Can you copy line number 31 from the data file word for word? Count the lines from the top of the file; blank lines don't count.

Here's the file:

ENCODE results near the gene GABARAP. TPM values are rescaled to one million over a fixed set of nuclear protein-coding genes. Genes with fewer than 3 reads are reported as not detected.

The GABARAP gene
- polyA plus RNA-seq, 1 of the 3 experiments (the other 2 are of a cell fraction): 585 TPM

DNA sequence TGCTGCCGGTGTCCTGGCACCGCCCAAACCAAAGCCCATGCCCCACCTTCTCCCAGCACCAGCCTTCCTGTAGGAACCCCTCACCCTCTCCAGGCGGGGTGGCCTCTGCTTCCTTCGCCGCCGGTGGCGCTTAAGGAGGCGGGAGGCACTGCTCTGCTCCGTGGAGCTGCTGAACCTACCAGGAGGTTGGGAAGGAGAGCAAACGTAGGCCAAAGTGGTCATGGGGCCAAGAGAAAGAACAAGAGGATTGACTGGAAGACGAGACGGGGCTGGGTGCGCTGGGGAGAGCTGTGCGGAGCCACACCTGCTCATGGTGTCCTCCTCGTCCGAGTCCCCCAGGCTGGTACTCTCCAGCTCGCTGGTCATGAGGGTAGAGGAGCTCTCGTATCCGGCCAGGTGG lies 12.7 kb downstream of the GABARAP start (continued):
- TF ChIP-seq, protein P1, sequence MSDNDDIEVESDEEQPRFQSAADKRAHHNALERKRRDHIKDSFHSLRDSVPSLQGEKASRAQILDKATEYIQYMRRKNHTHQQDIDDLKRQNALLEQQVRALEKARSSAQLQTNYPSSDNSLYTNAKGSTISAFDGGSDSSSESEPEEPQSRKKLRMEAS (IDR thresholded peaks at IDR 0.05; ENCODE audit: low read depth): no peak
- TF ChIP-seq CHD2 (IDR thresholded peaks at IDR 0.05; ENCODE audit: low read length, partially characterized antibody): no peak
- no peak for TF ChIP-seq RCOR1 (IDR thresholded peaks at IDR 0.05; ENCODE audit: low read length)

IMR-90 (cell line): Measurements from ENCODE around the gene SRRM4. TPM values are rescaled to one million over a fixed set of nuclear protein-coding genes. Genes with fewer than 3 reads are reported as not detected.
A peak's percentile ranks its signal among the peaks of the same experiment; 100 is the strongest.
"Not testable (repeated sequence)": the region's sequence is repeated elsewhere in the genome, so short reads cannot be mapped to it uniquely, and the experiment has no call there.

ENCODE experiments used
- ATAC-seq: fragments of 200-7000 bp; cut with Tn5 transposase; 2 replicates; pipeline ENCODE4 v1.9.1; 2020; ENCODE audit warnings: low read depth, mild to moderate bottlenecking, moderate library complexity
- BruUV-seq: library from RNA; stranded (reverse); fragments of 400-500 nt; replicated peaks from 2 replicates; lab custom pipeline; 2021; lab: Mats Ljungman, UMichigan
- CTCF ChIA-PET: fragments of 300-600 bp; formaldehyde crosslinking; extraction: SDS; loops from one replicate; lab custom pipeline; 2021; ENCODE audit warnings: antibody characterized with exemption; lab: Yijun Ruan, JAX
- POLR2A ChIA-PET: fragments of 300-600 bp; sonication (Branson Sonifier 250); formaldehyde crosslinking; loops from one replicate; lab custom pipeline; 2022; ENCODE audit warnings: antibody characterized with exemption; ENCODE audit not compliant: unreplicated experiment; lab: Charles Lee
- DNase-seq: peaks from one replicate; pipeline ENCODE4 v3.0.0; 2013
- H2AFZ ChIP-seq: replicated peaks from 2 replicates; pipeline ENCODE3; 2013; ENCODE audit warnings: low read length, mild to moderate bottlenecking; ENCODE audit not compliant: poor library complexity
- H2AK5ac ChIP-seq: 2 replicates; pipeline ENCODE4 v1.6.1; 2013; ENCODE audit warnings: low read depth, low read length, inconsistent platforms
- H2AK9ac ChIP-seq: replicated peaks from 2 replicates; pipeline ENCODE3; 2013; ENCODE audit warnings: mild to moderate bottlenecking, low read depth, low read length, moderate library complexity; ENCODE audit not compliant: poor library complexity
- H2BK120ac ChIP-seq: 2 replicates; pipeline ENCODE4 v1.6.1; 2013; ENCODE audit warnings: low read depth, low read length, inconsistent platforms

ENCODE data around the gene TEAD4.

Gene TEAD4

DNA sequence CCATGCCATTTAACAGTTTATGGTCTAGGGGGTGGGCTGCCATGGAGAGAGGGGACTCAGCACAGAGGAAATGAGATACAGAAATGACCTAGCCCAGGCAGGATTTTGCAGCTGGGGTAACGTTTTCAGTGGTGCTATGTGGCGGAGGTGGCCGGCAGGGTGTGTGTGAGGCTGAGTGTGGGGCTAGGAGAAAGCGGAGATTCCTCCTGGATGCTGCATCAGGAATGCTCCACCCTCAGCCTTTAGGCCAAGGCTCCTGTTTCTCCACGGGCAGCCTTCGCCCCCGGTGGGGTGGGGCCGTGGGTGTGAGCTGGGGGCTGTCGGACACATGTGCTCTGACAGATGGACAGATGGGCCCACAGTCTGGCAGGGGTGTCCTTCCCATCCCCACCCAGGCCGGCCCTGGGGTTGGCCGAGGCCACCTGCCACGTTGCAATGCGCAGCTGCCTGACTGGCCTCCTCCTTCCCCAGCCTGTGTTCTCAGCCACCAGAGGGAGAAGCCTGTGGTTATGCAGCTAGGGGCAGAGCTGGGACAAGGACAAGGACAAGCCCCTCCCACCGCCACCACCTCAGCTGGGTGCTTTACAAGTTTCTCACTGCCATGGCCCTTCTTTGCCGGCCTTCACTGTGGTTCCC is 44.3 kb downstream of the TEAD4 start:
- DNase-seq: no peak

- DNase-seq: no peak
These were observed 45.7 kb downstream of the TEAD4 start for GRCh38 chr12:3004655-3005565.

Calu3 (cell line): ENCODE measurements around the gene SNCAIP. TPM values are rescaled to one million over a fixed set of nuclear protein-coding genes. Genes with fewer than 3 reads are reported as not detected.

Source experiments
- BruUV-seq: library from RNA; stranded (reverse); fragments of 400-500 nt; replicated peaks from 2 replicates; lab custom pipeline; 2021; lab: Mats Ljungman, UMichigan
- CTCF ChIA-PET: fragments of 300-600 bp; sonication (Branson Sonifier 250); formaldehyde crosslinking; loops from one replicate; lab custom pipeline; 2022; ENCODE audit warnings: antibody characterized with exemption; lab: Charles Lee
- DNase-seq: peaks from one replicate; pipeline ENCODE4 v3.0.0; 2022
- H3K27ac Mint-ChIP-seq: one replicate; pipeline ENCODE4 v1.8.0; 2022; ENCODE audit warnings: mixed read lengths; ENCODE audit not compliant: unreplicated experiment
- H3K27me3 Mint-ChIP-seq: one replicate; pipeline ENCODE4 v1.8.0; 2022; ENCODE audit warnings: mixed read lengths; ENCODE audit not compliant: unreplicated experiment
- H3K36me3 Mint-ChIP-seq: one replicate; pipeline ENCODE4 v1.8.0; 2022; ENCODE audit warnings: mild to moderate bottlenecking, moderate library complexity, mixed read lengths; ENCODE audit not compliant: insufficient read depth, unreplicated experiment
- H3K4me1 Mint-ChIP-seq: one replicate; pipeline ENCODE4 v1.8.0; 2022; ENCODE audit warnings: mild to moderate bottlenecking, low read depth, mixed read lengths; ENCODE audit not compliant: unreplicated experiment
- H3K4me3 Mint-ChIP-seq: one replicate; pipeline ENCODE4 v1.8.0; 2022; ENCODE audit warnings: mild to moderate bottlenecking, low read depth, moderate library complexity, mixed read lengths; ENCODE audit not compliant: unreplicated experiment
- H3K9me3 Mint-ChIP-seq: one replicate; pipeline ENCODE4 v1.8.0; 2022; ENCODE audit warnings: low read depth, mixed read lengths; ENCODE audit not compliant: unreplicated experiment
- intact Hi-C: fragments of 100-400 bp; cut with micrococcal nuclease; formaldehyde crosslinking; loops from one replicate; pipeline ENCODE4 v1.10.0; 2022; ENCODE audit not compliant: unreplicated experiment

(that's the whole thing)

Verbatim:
- DNase-seq: peaks from one replicate; pipeline ENCODE4 v3.0.0; 2022